The family behind
Members of the founding Nordstrom family are in the early stages of discussing a proposal to boost their roughly one- third stake to over 50%, according to people familiar with the matter. It is not clear how the family would increase its stake — one possibility is through a buyback at a premium, one of the people said — and there is no guarantee it will follow through.
Should they, the family may encounter resistance: Some independent directors are wary of allowing the family to take advantage of the stock drop to increase its ownership when they blame its management for the decline, one of the people said.
The board has been seeking to bring in an outsider to replace the two great-grandsons of the founder, who have been serving as co-presidents,
Since then, the stock has dropped by more than one-third compared to a roughly 19% increase for the S&P 500 Retailing index. Like other retailers, Nordstrom has a scrapbook to remake itself amid rapidly changing shopper habits. Its shares closed Wednesday at $ 33.11, up nearly 8% after The Wall Street Journal reported on its family plans, giving the Seattle company a market value of just over $ 5 billion.
The oldest brother, Blake Nordstrom, died unexpectedly in January at the age of 58, shortly after revealing he had been diagnosed with cancer. He had shared the title of co-president with his brothers Erik and Pete, who now runs the company jointly.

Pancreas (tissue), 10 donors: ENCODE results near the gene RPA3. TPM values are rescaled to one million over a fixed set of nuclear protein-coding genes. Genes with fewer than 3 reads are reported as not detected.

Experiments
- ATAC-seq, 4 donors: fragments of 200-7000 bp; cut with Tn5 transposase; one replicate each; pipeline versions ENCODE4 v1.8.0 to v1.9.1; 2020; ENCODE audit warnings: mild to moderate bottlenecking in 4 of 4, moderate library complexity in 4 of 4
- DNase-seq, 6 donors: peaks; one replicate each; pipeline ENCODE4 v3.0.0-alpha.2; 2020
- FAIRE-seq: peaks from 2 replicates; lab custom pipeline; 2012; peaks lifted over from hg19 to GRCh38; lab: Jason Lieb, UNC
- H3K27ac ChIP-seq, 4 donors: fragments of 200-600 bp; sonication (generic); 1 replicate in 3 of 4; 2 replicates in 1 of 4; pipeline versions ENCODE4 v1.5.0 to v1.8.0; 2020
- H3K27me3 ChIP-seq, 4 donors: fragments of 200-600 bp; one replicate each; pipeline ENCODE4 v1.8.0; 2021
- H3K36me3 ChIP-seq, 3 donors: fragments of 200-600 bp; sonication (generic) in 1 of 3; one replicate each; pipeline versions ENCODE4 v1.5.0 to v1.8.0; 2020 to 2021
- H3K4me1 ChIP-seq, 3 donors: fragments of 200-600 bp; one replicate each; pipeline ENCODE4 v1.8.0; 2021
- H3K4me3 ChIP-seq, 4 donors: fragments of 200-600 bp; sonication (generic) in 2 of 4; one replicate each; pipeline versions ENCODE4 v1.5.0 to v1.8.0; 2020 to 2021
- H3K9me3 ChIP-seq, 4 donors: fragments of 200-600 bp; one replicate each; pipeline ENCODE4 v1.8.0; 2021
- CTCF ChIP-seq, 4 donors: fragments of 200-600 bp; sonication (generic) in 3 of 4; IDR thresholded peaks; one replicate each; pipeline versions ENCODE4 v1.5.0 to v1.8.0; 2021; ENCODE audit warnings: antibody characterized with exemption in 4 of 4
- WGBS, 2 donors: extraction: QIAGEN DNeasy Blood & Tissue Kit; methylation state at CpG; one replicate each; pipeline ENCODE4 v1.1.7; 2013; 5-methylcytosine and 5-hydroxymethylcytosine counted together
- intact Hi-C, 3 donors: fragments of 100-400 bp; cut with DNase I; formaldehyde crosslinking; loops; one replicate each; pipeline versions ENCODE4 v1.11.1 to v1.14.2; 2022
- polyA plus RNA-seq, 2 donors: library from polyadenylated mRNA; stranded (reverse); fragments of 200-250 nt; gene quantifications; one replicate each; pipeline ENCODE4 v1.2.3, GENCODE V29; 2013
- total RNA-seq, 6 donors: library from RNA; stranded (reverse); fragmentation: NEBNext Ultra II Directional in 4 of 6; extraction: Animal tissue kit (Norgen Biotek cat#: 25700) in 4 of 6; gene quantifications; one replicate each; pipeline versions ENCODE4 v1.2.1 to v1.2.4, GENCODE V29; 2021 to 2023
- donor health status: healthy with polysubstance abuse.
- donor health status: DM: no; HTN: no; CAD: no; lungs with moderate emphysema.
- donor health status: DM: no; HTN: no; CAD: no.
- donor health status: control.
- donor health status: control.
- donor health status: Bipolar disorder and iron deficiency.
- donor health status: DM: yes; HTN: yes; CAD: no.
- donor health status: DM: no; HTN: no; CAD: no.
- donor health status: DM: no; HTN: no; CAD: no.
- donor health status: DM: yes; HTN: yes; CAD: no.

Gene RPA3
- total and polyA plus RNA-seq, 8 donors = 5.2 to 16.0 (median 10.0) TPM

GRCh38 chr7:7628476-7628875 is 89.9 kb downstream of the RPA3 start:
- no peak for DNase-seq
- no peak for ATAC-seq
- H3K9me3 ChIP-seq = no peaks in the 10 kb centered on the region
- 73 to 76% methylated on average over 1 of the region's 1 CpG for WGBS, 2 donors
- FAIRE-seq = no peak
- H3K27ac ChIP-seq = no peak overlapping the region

Of the three, Blake handled more of the traditional chief executive duties such as communicating with Wall Street. Pete oversees merchandising and has helped build Nordstrom's designer business. Erik is in the charge of e-commerce and has been involved in the rapid growth of the retailer's off-price chain, Nordstrom Rack. The brothers have spent their entire careers at Nordstrom.
Nordstrom has had only one nonfamily CEO since its founding by John W. Nordstrom, a Swedish immigrant, in 1901: John Whitacre led the company from 1997 until 2000, when he resigned the following poor results. Blake Nordstrom succeeds him.
Nordstrom's sales dropped 3.5% year over year in the three-month period ended May 4. Revenue fell 5.1% at its roughly 140 full-priced stores and less than 1% at its more than 240 discount outlets. The company also lowered its earnings outlook for the fiscal year in May.
While many department stores are shrinking by closing stores or reducing the size of existing locations, Nordstrom has been expanding. It is spending roughly $ 500 million to gain a toehold in Manhattan, including the planned opening of its first women's store in the city this fall. It has snapped up e-commerce companies such as the flash-sale website HauteLook and the Trunk Club subscription service. It is also opening smaller stores called Nordstrom
Nordstrom is set to report its second-quarter earnings Aug. 21.
—Suzanne Kapner contributed to this article.
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